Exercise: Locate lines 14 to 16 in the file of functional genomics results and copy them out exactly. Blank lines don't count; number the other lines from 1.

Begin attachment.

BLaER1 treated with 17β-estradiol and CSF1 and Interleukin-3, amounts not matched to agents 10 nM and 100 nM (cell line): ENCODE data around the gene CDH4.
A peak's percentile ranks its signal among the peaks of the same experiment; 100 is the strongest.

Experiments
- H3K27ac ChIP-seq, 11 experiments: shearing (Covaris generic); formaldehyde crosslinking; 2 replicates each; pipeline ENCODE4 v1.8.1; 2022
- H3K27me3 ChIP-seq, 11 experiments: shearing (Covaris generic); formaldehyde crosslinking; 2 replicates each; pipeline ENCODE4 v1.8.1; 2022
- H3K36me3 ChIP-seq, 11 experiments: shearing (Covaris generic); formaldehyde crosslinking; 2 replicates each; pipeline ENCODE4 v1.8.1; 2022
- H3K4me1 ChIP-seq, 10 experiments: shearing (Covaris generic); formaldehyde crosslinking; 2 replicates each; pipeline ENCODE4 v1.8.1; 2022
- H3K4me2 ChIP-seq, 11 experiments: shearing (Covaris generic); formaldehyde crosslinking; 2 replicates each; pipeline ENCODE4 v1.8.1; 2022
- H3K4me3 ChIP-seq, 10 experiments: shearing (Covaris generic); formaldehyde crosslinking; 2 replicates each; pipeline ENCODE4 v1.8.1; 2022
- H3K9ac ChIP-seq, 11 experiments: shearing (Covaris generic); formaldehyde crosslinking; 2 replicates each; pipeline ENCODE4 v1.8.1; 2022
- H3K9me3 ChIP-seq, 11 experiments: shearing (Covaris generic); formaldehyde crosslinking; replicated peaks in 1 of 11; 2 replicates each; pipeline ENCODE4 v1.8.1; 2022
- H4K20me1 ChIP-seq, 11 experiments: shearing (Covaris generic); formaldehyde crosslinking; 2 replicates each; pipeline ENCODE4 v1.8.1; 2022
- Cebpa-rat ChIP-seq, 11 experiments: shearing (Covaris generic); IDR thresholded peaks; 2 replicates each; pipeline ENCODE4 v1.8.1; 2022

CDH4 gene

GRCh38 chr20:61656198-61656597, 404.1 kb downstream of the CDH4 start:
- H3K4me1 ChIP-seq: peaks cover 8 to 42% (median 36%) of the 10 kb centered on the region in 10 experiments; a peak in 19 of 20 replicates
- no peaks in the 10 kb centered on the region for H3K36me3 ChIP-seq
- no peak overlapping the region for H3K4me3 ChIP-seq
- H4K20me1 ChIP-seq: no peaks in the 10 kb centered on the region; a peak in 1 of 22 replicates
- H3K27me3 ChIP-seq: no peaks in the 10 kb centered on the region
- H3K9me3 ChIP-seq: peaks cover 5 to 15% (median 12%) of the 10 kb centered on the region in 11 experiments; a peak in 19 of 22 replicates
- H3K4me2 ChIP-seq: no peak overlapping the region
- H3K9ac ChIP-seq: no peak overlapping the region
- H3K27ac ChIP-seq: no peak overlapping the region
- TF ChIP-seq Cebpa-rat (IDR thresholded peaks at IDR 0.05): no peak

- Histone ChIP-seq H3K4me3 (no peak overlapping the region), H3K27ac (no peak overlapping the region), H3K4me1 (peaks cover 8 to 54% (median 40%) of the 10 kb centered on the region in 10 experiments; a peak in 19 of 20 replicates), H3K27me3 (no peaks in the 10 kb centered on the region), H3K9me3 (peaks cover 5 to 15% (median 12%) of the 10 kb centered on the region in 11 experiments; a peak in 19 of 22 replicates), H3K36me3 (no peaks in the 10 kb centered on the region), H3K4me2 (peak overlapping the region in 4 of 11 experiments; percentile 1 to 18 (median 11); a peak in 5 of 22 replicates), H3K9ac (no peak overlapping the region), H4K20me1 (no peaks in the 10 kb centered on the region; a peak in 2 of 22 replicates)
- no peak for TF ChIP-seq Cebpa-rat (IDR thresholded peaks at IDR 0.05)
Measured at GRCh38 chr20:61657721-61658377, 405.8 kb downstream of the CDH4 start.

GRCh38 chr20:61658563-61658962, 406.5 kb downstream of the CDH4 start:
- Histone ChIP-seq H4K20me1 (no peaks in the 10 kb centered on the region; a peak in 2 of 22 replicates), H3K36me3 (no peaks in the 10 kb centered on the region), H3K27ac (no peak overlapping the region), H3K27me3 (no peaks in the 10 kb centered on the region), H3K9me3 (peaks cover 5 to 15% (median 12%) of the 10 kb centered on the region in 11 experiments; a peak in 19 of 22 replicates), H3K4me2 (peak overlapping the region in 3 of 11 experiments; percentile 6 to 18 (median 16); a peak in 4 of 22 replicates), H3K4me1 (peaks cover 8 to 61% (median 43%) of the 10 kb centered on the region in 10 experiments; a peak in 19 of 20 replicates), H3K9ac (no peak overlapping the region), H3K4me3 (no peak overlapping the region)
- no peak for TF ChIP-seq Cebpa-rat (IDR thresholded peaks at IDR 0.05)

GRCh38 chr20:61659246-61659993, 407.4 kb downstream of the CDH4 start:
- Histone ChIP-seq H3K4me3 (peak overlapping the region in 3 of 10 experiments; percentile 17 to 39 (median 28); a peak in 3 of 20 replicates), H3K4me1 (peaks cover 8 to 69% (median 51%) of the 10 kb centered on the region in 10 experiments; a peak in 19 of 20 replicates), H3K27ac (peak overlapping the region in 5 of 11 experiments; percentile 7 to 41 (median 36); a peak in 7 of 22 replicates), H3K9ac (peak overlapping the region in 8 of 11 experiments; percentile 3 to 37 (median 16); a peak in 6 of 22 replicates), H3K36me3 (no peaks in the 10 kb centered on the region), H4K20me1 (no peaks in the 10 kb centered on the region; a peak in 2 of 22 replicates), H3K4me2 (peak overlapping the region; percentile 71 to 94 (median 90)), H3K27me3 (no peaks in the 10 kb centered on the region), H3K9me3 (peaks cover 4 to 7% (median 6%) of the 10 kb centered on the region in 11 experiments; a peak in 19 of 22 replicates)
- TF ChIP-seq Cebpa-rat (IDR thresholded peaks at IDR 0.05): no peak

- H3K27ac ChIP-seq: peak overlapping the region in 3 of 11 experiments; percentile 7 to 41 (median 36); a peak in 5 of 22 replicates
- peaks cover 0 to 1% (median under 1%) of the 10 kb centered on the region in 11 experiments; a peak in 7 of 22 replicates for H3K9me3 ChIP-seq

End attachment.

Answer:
CDH4 gene

GRCh38 chr20:61656198-61656597, 404.1 kb downstream of the CDH4 start:
- H3K4me1 ChIP-seq: peaks cover 8 to 42% (median 36%) of the 10 kb centered on the region in 10 experiments; a peak in 19 of 20 replicates